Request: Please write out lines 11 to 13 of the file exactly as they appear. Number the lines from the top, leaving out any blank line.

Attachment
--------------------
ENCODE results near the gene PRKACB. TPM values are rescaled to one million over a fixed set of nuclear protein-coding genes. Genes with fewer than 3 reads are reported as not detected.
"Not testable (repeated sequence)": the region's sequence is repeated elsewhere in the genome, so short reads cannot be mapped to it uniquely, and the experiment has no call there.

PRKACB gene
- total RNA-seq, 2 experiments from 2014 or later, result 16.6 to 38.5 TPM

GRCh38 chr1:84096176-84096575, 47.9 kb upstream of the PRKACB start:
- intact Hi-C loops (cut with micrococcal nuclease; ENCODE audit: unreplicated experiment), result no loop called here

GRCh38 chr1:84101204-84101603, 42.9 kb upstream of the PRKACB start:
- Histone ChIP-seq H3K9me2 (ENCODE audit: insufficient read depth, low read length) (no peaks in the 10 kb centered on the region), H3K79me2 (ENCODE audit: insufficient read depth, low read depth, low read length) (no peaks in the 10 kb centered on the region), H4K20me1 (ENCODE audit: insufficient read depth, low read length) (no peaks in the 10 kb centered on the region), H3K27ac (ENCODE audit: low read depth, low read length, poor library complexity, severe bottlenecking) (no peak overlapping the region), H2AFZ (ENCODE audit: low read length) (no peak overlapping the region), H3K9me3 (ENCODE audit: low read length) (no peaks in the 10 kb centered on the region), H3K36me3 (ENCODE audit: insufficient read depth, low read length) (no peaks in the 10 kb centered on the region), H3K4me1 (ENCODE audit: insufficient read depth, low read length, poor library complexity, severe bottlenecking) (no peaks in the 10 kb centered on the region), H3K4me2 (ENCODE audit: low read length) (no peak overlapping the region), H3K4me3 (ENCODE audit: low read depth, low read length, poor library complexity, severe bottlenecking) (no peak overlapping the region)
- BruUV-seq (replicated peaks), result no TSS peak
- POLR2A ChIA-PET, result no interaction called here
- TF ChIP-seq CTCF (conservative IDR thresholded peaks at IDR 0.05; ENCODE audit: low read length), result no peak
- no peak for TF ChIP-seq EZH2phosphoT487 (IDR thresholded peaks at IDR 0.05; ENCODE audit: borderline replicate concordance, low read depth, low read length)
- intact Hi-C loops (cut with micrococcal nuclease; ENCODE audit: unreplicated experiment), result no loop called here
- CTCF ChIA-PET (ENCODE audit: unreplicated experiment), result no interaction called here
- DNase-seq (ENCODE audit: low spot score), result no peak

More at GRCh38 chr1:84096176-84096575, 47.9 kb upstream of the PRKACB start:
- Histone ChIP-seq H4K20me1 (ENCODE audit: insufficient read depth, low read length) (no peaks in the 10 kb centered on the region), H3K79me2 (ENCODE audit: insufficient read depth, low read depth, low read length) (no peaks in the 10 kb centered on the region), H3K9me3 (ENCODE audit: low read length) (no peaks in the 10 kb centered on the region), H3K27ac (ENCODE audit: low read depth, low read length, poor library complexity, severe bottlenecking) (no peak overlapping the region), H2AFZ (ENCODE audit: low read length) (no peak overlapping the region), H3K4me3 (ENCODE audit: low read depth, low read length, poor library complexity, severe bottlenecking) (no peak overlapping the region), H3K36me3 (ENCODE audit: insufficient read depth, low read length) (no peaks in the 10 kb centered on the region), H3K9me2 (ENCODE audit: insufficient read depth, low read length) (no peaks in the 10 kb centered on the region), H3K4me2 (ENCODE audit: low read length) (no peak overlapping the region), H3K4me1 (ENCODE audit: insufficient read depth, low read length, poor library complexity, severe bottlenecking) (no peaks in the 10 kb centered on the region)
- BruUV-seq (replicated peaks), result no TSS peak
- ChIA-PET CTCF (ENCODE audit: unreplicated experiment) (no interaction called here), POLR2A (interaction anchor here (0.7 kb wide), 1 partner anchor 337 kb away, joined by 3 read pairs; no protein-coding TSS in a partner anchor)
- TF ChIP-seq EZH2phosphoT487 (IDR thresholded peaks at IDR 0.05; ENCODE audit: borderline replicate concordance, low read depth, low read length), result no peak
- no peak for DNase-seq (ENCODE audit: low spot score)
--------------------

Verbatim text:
- TF ChIP-seq CTCF (conservative IDR thresholded peaks at IDR 0.05; ENCODE audit: low read length), result no peak
- no peak for TF ChIP-seq EZH2phosphoT487 (IDR thresholded peaks at IDR 0.05; ENCODE audit: borderline replicate concordance, low read depth, low read length)
- intact Hi-C loops (cut with micrococcal nuclease; ENCODE audit: unreplicated experiment), result no loop called here